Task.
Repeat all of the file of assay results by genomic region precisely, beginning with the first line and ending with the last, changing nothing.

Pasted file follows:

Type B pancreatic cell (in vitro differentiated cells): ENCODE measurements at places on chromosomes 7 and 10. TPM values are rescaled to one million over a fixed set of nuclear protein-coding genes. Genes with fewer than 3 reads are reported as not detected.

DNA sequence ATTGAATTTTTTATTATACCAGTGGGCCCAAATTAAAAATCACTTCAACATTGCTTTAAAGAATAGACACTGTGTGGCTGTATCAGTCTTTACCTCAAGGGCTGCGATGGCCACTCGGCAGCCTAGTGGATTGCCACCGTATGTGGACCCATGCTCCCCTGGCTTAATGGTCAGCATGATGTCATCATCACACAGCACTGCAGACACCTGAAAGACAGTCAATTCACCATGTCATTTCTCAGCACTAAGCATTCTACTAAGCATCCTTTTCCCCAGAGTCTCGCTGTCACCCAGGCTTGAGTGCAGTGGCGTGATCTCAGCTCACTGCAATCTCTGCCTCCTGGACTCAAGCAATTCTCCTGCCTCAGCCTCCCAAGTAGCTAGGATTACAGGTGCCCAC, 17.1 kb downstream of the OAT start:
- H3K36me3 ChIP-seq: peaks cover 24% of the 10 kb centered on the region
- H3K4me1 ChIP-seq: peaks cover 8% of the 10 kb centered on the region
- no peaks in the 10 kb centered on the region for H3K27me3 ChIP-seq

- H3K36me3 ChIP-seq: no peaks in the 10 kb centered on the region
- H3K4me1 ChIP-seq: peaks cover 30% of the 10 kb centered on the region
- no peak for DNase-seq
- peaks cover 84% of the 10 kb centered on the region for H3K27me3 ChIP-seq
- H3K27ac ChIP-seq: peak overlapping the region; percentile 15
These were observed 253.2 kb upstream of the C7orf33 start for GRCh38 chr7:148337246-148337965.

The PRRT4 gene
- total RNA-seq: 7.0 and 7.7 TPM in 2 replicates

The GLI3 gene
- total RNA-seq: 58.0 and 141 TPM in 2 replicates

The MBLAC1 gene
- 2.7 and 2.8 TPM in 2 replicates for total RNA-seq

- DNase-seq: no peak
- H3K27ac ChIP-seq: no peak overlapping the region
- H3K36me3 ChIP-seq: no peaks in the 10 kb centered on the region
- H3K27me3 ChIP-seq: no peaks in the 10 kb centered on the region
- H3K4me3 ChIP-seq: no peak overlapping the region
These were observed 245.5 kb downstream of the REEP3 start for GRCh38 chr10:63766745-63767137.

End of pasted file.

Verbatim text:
Type B pancreatic cell (in vitro differentiated cells): ENCODE measurements at places on chromosomes 7 and 10. TPM values are rescaled to one million over a fixed set of nuclear protein-coding genes. Genes with fewer than 3 reads are reported as not detected.

DNA sequence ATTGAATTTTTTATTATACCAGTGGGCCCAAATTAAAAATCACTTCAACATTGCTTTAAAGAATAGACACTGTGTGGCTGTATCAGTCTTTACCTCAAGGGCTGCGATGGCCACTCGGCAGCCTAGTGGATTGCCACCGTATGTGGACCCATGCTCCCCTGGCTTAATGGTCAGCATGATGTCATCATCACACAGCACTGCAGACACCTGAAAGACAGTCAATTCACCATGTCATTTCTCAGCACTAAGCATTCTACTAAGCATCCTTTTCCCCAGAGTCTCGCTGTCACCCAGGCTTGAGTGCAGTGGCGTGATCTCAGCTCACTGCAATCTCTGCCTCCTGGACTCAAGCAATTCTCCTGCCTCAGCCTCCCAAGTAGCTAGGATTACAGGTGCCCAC, 17.1 kb downstream of the OAT start:
- H3K36me3 ChIP-seq: peaks cover 24% of the 10 kb centered on the region
- H3K4me1 ChIP-seq: peaks cover 8% of the 10 kb centered on the region
- no peaks in the 10 kb centered on the region for H3K27me3 ChIP-seq

- H3K36me3 ChIP-seq: no peaks in the 10 kb centered on the region
- H3K4me1 ChIP-seq: peaks cover 30% of the 10 kb centered on the region
- no peak for DNase-seq
- peaks cover 84% of the 10 kb centered on the region for H3K27me3 ChIP-seq
- H3K27ac ChIP-seq: peak overlapping the region; percentile 15
These were observed 253.2 kb upstream of the C7orf33 start for GRCh38 chr7:148337246-148337965.

The PRRT4 gene
- total RNA-seq: 7.0 and 7.7 TPM in 2 replicates

The GLI3 gene
- total RNA-seq: 58.0 and 141 TPM in 2 replicates

The MBLAC1 gene
- 2.7 and 2.8 TPM in 2 replicates for total RNA-seq

- DNase-seq: no peak
- H3K27ac ChIP-seq: no peak overlapping the region
- H3K36me3 ChIP-seq: no peaks in the 10 kb centered on the region
- H3K27me3 ChIP-seq: no peaks in the 10 kb centered on the region
- H3K4me3 ChIP-seq: no peak overlapping the region
These were observed 245.5 kb downstream of the REEP3 start for GRCh38 chr10:63766745-63767137.